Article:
Hugh Blaza has spoken to figures at the heart of the South Oxfordshire Local Plan saga and offers a full assessment of the entire wrangle – which is far from over.

The story so far… In late 2018, South Oxfordshire’s Conservative-controlled district council (SODC) published its Local Plan 2034.

Responding to the calls from Oxford City Council to help with its housing needs and with pressure from the county-wide Housing and Growth Deal to release land for development, the plan contained unprecedented (for SODC) proposals for the allocation of Green Belt land for development.

Local opposition was considerable and – possibly, in part, a result of the Stop the Concreting Conservatives campaign by local grassroots activists, A Better South Oxfordshire, – the Conservatives were booted out in the local elections in May 2019 to be replaced by a coalition of LibDem and Green Party councillors.

In response to the likelihood that the new councillors would tear up the draft plan and start again from scratch, and in doing so jeopardise the Housing and Growth Deal, central Government in the form of Robert Jenrick, the Minister for Housing, Communities and Local Government, brought the new council’s growing momentum to a juddering halt, first by forcing it, at the 11th hour, to cancel the meeting at which this decision was likely to have been taken and then by threatening to task the (Conservative-controlled) Oxfordshire County Council to deliver the plan.

Pragmatically, if they wanted to retain any element of control, the SODC councillors had little option but to agree that they would allow the process of approving the draft 2034 plan to proceed.

As Sue Cooper, leader of the council said at the time: “It’s disappointing the Secretary of State has felt it necessary to intervene, however the council remains committed to working constructively with the MHCLG and the Secretary of State as well as engaging productively with our partnerships across Oxfordshire.”

For which read: “We’ll have to do what we can to make the most of it.”

All of which rather leads to the conclusion that the districts are having to do as they’re told: the Housing and Growth Deal is a creature of central Government and it will be delivered, come what may.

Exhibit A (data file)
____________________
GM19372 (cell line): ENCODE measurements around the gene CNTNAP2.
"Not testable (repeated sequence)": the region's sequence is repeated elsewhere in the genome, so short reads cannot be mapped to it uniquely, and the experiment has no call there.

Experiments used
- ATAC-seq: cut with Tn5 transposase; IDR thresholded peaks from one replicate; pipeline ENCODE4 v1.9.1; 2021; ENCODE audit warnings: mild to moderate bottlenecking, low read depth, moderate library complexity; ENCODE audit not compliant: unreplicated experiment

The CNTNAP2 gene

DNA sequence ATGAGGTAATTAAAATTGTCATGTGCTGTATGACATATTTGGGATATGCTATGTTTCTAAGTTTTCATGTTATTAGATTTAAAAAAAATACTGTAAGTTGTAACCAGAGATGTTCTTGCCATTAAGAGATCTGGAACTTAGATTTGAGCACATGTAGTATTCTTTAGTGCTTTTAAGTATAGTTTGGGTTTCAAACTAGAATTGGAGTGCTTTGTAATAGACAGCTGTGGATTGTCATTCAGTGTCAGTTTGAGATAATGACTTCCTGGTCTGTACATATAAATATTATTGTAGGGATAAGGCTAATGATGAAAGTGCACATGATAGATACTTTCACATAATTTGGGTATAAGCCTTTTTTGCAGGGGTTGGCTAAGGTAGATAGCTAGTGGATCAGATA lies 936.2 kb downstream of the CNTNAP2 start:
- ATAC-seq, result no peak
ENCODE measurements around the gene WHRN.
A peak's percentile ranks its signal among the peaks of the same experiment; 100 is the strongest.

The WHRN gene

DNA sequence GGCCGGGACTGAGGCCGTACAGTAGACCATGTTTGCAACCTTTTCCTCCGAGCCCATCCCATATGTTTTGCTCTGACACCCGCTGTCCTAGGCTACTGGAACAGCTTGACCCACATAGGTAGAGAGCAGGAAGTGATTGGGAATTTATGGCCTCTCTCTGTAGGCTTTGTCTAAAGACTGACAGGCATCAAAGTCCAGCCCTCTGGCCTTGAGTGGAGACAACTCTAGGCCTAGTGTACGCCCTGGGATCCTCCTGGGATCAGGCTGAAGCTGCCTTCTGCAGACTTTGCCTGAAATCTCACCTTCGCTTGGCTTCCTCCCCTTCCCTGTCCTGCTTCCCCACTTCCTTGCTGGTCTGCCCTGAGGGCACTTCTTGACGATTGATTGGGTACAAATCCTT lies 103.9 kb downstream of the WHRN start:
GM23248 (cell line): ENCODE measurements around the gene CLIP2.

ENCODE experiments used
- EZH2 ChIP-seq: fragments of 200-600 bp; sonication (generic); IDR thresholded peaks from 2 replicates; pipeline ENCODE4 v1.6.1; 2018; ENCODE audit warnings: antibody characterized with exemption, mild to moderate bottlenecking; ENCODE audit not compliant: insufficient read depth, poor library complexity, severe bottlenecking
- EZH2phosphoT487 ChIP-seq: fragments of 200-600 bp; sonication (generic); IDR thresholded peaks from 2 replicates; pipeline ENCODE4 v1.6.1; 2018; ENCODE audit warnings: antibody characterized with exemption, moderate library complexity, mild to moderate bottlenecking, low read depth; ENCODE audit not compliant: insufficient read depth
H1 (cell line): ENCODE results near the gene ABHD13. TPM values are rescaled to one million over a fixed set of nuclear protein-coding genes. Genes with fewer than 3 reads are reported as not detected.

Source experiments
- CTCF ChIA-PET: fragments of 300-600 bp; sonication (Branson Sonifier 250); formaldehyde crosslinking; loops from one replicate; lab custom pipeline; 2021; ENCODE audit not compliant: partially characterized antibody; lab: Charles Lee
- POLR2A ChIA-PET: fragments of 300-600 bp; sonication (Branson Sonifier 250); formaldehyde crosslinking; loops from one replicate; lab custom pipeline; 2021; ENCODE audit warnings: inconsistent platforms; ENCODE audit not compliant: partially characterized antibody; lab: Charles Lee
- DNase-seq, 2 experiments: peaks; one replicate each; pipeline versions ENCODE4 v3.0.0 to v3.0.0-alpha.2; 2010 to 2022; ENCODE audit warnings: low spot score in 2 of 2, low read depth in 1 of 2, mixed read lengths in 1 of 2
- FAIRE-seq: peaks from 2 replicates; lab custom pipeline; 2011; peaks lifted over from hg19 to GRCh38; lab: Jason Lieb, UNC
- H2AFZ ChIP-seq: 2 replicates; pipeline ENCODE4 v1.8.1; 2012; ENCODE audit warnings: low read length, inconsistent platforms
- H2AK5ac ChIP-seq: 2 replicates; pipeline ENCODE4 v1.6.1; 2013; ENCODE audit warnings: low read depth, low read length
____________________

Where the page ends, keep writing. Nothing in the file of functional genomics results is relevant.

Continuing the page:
The Government may, up to a point, allow the districts to flex their muscles by shaving the proposals in a way which they hope will please their residents, but the ultimate outcome can’t really be in doubt.

As another councillor we spoke to put it: “The Government will just expect the districts to sort it out between themselves.”

The draft plan is now with the planning inspectors. They have raised questions and the questions have been answered by the districts. But a public examination is still to take place and, yes, we’re in lockdown.

And the deadline imposed by the MHCLG to approve the plan by the end of the year has not been extended.

Feelings on the ground couldn’t be stronger; from one SODC parish alone, over 800 letters of objection to the draft plan were lodged.

If the views of the residents are to receive proper consideration, it is difficult to envisage what impact they will have on the inspectors, or the ability of the inspectors to properly interrogate those views over video links.

But the remit of the inspectors is, in any event, not so much on the merits of the plan, more on whether it is legally compliant and drafted on sound principles. These are technical matters where technical points will need to be made. Whether the residents have the stomach, let alone the cash, to appoint barristers to represent them is moot.

Meanwhile, SODC is continuing to press its case as best it can. In a letter to the MHCLG in March, the chief executive of the council informed the Minister that it still wished to ensure the environmental standards (climate change), regeneration and housing delivery would be incorporated in the measures contained in the Local Plan.

Whether that will be enough to pacify local feeling remains to be seen.

Image by Andrew Smith, CC BY-SA 2.0,

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